Israeli beauty brand Ahava has opened a new factory on the Israeli side of the 1967 Green Line.
The announcement comes after years of protests and a long-standing boycott that saw Ahava close its London store in 2011 and withdraw from the UK market in 2014. Last year, the firm confirmed that it was considering moving its factory from Mitzpe Shalem – a manufacturing base on the West Bank.
In November last year the European Union ruled that products manufactured in settlement zones must be labeled as such and a number of companies have already moved their bases.
Ahava has now confirmed that it has opened an additional plant at Kibbutz Ein Gedi. A spokesperson from the brand told Haaretz: “In light of expanding production needs due the success in marketing Ahava products around the world and expected changes in cosmetics product manufacturing standards in certain Western countries, Ahava will establish an additional plant at Kibbutz Ein Gedi.”
Ahava has not made it clear whether the old manufacturing base, which is located in an area that many view as belonging to Palestine, will now close. Last year the Ahava brand announced a planned purchase by Chinese conglomerate Fosun. The deal has not yet completed but is expected to worth around $76.3m.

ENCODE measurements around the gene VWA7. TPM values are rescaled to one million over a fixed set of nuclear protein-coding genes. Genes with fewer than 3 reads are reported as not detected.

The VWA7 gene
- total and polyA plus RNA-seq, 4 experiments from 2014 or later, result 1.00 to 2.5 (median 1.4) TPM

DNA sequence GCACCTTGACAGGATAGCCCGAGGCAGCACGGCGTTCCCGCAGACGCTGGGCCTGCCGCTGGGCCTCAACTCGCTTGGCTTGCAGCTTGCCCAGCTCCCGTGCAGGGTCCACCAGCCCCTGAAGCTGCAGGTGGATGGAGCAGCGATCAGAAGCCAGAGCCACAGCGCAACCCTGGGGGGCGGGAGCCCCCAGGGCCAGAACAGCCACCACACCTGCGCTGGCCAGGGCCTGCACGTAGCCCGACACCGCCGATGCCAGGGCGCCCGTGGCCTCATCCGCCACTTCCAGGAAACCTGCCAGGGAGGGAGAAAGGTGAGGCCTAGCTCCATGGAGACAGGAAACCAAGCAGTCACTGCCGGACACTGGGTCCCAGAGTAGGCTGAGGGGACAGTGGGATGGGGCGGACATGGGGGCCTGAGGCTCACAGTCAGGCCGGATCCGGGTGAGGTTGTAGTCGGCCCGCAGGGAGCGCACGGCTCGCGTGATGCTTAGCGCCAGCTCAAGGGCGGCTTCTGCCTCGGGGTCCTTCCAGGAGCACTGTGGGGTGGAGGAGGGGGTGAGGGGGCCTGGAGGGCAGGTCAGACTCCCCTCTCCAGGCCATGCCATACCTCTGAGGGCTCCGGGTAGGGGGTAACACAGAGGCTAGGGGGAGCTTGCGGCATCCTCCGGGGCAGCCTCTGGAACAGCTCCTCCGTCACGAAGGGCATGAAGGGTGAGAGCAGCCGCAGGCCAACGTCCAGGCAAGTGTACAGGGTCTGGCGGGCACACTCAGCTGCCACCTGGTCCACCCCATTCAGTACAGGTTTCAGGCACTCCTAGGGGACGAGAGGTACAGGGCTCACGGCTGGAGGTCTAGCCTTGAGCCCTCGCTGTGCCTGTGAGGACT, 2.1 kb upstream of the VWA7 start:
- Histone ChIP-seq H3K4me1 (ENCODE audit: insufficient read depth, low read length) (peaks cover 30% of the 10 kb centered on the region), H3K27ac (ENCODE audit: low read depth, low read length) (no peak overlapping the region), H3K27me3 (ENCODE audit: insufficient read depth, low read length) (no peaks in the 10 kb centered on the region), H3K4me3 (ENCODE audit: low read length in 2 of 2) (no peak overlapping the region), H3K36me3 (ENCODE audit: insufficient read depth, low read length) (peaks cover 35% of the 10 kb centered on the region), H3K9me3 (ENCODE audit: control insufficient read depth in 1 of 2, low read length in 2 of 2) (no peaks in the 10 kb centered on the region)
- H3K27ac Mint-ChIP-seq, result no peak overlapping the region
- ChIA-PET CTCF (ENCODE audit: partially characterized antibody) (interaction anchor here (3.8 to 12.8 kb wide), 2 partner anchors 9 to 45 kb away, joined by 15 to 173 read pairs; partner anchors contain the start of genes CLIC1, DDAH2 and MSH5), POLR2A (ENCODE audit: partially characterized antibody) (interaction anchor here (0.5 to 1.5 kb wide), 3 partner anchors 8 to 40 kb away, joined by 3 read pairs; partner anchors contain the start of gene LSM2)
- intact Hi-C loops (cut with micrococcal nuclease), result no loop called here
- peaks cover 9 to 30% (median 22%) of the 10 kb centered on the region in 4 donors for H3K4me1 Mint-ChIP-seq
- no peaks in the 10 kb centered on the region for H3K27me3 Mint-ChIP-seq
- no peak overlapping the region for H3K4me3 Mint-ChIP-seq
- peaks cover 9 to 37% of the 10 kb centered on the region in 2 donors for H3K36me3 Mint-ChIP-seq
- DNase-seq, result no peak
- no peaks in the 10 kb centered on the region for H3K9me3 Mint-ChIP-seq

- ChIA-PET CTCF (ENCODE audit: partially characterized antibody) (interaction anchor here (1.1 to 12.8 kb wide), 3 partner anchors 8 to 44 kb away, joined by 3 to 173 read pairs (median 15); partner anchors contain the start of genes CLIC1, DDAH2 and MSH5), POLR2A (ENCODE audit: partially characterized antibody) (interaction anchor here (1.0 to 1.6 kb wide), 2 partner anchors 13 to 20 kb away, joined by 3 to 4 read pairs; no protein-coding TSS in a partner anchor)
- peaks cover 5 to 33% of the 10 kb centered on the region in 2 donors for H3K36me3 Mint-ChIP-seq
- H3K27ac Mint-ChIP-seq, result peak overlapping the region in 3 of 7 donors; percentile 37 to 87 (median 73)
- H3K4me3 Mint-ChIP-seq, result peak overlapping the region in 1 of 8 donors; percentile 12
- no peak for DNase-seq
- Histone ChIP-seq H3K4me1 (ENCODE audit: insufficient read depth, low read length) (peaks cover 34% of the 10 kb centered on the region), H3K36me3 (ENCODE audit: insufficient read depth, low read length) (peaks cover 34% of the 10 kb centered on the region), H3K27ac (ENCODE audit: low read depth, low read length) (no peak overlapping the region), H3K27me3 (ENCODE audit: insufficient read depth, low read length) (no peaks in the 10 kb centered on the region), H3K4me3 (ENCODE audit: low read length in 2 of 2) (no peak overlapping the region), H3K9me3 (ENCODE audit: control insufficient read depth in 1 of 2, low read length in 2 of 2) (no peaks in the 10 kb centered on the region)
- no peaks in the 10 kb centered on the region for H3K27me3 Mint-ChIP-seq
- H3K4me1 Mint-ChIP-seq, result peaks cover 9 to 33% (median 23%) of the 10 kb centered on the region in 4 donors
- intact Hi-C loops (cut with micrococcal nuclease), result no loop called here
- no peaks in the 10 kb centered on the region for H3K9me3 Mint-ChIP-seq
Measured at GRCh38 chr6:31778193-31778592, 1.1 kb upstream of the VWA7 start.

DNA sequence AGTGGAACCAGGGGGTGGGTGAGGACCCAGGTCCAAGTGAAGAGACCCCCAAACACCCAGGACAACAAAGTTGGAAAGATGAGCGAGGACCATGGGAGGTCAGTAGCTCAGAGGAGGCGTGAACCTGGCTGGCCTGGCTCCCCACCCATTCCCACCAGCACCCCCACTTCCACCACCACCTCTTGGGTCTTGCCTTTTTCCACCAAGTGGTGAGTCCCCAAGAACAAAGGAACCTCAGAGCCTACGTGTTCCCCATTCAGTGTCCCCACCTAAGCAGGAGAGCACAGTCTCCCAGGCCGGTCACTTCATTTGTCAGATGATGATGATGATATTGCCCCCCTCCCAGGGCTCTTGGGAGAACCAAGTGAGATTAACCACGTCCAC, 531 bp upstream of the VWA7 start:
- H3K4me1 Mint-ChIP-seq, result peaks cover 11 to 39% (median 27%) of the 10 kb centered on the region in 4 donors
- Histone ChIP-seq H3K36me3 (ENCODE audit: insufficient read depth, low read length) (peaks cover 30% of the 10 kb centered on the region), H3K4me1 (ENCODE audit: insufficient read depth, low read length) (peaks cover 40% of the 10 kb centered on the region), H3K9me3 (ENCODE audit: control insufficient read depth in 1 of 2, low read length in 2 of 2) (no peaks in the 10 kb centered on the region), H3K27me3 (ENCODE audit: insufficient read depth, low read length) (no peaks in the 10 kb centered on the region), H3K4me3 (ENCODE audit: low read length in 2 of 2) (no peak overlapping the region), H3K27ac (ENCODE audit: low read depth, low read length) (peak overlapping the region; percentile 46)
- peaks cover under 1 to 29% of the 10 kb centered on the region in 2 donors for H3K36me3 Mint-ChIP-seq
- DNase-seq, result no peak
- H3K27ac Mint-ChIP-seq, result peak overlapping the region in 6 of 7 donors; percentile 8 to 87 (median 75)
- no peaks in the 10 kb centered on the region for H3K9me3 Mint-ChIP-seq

The brand has been a target for the Boycott, Divestment and Sanctions movement against Israel for many years. Campaign Group Stolen Beauty has been organising protests against Ahava since 2009. But while the group welcomed the move, it maintained that its work is not yet finished.
In a statement shared on its website, Stolen Beauty said: “We will continue pressuring Ahava until the West Bank factor is fully closed. It also remains to be seen whether Ahava, under new ownership of the Chinese conglomerate Fosun, will cease pillaging mud from the Dead Sea’s occupied shores in the Israeli settlement of Kalya, as has been their practice to date.”